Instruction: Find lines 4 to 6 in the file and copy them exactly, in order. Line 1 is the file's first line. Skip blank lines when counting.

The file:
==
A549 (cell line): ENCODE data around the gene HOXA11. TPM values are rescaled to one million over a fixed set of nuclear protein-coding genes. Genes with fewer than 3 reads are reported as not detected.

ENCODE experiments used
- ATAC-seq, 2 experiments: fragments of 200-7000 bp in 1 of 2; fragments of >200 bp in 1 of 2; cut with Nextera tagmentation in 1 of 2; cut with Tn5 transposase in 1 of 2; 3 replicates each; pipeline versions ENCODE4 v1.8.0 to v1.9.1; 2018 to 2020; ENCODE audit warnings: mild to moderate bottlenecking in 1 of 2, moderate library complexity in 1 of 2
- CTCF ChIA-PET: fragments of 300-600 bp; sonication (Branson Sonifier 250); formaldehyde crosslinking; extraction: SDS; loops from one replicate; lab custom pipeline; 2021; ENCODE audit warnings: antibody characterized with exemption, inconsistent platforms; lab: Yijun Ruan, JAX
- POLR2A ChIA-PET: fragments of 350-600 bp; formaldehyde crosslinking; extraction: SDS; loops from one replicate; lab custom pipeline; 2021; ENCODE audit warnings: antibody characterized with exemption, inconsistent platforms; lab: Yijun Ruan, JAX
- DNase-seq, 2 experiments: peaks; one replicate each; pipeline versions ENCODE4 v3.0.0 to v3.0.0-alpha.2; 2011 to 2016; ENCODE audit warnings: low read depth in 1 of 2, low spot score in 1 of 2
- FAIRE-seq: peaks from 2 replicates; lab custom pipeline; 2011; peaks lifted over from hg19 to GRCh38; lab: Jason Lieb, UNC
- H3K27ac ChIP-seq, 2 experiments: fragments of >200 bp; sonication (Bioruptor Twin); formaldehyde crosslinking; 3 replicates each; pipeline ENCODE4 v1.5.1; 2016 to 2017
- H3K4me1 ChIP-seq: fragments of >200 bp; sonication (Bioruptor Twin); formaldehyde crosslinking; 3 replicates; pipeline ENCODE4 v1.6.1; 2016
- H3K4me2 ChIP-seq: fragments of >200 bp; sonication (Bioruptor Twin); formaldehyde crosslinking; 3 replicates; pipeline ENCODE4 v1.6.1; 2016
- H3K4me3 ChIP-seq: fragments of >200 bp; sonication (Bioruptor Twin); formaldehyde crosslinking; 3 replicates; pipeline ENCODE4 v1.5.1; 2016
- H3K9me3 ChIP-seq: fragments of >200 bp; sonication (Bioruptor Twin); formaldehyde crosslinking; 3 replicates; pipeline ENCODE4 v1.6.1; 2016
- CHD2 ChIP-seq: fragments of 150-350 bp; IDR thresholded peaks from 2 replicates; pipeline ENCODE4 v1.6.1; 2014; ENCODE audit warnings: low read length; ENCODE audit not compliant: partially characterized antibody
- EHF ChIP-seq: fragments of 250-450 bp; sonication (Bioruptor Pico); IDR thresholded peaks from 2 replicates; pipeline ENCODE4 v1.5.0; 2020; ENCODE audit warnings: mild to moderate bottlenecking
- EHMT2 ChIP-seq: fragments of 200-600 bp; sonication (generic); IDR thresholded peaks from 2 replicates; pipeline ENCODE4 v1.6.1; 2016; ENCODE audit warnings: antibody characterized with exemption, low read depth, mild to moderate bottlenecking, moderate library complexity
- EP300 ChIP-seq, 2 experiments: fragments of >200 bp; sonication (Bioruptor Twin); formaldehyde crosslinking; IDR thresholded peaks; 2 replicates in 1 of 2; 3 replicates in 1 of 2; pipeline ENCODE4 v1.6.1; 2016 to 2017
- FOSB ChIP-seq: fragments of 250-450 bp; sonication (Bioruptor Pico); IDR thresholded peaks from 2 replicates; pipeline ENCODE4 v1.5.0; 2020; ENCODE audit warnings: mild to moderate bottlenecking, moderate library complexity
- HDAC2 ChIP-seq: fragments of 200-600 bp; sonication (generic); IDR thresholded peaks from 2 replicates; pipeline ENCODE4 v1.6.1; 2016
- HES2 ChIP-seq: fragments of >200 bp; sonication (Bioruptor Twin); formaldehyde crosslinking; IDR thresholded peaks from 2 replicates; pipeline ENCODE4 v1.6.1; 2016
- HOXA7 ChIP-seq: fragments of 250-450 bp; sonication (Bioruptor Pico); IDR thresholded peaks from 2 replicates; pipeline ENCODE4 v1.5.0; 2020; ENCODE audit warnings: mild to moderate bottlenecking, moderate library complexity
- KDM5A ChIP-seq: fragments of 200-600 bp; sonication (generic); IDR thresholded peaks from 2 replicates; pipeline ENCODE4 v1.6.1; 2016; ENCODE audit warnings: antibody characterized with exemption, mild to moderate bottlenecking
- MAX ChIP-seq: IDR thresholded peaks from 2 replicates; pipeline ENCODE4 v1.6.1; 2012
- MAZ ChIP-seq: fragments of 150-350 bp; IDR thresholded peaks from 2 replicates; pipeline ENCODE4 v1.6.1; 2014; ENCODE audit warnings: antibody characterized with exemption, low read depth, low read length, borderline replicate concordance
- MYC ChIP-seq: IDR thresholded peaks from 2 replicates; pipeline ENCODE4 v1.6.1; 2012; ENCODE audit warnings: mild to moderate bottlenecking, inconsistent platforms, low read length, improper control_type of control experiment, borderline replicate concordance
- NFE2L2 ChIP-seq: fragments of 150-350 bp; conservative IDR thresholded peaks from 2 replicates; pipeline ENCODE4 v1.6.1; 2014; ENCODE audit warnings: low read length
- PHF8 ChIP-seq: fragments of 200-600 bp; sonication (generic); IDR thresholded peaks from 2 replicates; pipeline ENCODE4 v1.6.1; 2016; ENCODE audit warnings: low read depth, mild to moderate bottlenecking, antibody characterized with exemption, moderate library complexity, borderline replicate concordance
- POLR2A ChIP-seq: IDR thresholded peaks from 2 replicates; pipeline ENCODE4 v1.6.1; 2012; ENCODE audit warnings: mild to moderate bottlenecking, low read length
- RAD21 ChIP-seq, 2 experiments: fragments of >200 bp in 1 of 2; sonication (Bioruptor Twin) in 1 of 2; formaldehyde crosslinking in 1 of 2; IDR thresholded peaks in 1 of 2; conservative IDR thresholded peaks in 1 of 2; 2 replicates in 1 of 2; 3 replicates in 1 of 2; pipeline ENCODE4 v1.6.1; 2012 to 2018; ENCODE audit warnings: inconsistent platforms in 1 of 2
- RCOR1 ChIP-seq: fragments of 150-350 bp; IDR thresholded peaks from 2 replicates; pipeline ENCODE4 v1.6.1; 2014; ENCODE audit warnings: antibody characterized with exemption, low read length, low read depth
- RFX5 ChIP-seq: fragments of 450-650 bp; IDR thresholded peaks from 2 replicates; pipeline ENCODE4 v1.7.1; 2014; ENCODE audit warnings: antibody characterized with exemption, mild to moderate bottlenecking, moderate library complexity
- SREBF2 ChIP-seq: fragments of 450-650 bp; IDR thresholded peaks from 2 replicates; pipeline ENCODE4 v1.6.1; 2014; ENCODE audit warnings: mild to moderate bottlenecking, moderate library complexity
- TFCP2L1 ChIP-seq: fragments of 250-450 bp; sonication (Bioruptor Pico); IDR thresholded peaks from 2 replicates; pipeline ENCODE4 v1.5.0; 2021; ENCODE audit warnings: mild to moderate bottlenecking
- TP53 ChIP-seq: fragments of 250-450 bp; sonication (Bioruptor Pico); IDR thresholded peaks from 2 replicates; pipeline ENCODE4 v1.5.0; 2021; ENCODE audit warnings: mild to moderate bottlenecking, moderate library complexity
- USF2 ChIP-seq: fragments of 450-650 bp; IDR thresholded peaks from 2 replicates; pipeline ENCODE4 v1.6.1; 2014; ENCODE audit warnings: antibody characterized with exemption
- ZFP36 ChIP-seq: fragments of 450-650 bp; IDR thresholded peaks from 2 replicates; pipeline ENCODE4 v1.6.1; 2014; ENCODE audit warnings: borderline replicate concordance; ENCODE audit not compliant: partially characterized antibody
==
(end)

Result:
- CTCF ChIA-PET: fragments of 300-600 bp; sonication (Branson Sonifier 250); formaldehyde crosslinking; extraction: SDS; loops from one replicate; lab custom pipeline; 2021; ENCODE audit warnings: antibody characterized with exemption, inconsistent platforms; lab: Yijun Ruan, JAX
- POLR2A ChIA-PET: fragments of 350-600 bp; formaldehyde crosslinking; extraction: SDS; loops from one replicate; lab custom pipeline; 2021; ENCODE audit warnings: antibody characterized with exemption, inconsistent platforms; lab: Yijun Ruan, JAX
- DNase-seq, 2 experiments: peaks; one replicate each; pipeline versions ENCODE4 v3.0.0 to v3.0.0-alpha.2; 2011 to 2016; ENCODE audit warnings: low read depth in 1 of 2, low spot score in 1 of 2